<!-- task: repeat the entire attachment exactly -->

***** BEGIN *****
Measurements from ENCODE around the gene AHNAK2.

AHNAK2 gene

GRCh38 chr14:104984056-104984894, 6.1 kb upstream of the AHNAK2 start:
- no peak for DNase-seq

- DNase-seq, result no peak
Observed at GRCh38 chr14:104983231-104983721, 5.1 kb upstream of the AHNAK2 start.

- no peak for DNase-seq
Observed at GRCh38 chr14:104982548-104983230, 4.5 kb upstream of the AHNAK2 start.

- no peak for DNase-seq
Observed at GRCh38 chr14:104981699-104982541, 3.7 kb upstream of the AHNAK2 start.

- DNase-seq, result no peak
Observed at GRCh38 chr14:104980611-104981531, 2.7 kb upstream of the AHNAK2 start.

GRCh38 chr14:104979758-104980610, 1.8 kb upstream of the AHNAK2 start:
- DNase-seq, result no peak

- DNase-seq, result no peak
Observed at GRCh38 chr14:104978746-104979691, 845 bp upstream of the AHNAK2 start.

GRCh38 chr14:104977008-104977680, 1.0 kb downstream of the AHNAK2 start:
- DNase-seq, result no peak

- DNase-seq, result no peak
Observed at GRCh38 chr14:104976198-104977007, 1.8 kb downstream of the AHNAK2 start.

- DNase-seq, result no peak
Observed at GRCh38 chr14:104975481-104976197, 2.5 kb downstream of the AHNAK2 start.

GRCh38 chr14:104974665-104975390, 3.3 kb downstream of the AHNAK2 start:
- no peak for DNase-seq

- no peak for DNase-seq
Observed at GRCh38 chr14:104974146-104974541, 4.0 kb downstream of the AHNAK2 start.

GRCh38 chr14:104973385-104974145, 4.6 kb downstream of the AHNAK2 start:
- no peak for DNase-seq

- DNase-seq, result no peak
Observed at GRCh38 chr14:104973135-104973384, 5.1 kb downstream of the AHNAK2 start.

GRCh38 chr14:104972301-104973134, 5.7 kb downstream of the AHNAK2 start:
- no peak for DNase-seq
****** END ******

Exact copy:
Measurements from ENCODE around the gene AHNAK2.

AHNAK2 gene

GRCh38 chr14:104984056-104984894, 6.1 kb upstream of the AHNAK2 start:
- no peak for DNase-seq

- DNase-seq, result no peak
Observed at GRCh38 chr14:104983231-104983721, 5.1 kb upstream of the AHNAK2 start.

- no peak for DNase-seq
Observed at GRCh38 chr14:104982548-104983230, 4.5 kb upstream of the AHNAK2 start.

- no peak for DNase-seq
Observed at GRCh38 chr14:104981699-104982541, 3.7 kb upstream of the AHNAK2 start.

- DNase-seq, result no peak
Observed at GRCh38 chr14:104980611-104981531, 2.7 kb upstream of the AHNAK2 start.

GRCh38 chr14:104979758-104980610, 1.8 kb upstream of the AHNAK2 start:
- DNase-seq, result no peak

- DNase-seq, result no peak
Observed at GRCh38 chr14:104978746-104979691, 845 bp upstream of the AHNAK2 start.

GRCh38 chr14:104977008-104977680, 1.0 kb downstream of the AHNAK2 start:
- DNase-seq, result no peak

- DNase-seq, result no peak
Observed at GRCh38 chr14:104976198-104977007, 1.8 kb downstream of the AHNAK2 start.

- DNase-seq, result no peak
Observed at GRCh38 chr14:104975481-104976197, 2.5 kb downstream of the AHNAK2 start.

GRCh38 chr14:104974665-104975390, 3.3 kb downstream of the AHNAK2 start:
- no peak for DNase-seq

- no peak for DNase-seq
Observed at GRCh38 chr14:104974146-104974541, 4.0 kb downstream of the AHNAK2 start.

GRCh38 chr14:104973385-104974145, 4.6 kb downstream of the AHNAK2 start:
- no peak for DNase-seq

- DNase-seq, result no peak
Observed at GRCh38 chr14:104973135-104973384, 5.1 kb downstream of the AHNAK2 start.

GRCh38 chr14:104972301-104973134, 5.7 kb downstream of the AHNAK2 start:
- no peak for DNase-seq